ADC enters FTTP market

22 January 2004 Minneapolis, MN Lightwave -- ADC has entered the fiber-to-the-premises (FTTP) market with a range of new products, including fiber distribution terminals, passive optical splitter modules, and WDM modules.

22 January 2004 Minneapolis, MN Lightwave -- ADC has entered the fiber-to-the-premises (FTTP) market with a range of new products, including fiber distribution terminals, passive optical splitter modules, and WDM modules.

"The response to our new FTTP equipment has been very positive," reports Tom Kampf, director of fiber solutions for ADC's Connectivity Business Unit. "Some companies are changing their architecture in order to use our products, which ultimately saves them money. ADC has years of experience designing and building equipment for the central office and outside plant. The new equipment enables carriers to reduce network costs and increase revenues right now with new broadband services," he adds.

ADC's new FTTP products include:

Fiber Distribution Terminals: Pole- or slab-mount cabinets that feature a pre-terminated architecture with ample connector access and slack storage, splice trays, splitter modules, and bend-radius protection for all fibers managed in the cabinet. The cabinets are offered in various sizes accommodating 32 to 1,152 homes per cabinet and are designed to meet Telcordia specifications.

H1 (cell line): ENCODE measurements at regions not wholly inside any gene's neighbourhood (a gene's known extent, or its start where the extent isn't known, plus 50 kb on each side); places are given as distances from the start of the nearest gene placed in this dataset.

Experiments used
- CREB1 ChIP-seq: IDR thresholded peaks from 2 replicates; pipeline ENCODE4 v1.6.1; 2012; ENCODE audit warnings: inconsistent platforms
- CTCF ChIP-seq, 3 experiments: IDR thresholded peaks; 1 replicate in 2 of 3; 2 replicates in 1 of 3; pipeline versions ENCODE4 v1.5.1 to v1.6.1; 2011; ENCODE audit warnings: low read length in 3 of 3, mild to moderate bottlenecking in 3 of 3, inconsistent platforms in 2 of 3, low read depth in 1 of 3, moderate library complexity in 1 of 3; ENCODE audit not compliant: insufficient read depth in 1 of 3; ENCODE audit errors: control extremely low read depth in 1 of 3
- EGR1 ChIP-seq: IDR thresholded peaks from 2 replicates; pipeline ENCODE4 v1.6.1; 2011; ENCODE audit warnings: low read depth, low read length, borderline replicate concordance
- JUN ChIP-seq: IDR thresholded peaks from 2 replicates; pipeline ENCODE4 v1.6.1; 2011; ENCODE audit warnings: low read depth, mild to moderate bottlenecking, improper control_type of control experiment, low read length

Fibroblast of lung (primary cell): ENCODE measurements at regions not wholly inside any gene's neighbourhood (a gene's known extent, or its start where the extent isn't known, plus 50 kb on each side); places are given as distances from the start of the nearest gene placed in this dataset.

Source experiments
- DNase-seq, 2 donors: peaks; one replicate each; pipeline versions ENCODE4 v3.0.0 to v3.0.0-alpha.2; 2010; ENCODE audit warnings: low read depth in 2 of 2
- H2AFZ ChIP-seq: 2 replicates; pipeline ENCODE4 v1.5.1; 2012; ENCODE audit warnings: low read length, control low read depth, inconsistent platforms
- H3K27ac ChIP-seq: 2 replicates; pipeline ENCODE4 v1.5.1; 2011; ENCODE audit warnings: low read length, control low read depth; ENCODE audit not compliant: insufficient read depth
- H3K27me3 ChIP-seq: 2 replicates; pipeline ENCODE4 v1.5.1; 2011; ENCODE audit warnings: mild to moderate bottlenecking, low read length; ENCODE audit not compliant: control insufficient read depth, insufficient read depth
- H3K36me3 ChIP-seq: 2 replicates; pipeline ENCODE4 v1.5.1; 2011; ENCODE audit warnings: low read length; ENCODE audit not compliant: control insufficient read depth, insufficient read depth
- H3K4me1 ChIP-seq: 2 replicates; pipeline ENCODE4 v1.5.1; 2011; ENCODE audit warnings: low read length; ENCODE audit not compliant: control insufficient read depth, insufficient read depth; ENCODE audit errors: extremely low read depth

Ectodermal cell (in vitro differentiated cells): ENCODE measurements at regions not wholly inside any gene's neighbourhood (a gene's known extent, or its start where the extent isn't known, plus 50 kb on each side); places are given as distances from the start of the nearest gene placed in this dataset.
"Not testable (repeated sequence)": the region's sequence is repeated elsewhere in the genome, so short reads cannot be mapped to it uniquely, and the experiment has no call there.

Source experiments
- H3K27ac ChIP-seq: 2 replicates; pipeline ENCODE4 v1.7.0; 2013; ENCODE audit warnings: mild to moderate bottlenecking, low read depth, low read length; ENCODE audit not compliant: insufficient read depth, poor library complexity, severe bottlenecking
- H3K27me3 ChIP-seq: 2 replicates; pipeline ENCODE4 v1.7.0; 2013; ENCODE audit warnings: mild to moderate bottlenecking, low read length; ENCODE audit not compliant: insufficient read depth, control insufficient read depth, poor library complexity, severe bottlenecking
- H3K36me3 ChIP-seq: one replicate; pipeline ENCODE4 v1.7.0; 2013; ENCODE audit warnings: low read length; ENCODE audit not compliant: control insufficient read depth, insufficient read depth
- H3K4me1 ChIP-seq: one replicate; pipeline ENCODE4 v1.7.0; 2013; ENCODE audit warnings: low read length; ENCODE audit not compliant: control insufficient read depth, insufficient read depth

Passive Optical Splitter Modules: Designed for the outside plant or central office (CO), these modules give carriers the ability to split optical signals to multiple homes or businesses. Installed in the Fiber Distribution Terminal cabinet, the modules enable quick and efficient routing and splitting of individual fibers.

WDM Modules: These modules are primarily used in CO fiber panels and frames, enabling carriers to multiplex and demultiplex optical signals to combine video with voice and data. Modules are available in adaptor port or pigtailed versions.

ADC and Sumitomo Electric formed an alliance in 2003 to develop and engineer FTTP connectivity equipment for use within major telecommunications service provider networks. "Our relationship with Sumitomo Electric has benefited both companies," notes Kampf. "The ideas and expertise we've shared in the development of these products enables us to bring an offering to our customers that other companies will find hard to match."

It is estimated that $1.5 billion to 3.5 billion will be spent annually by service providers during the next five years as FTTP networks are deployed in the United States. New FTTP projects initiated by carriers and municipalities have increased by more than 87% since 2000, and states like California and Washington lead the country with more than 90,000 homes accessible to new fiber networks.

More in FTTH/B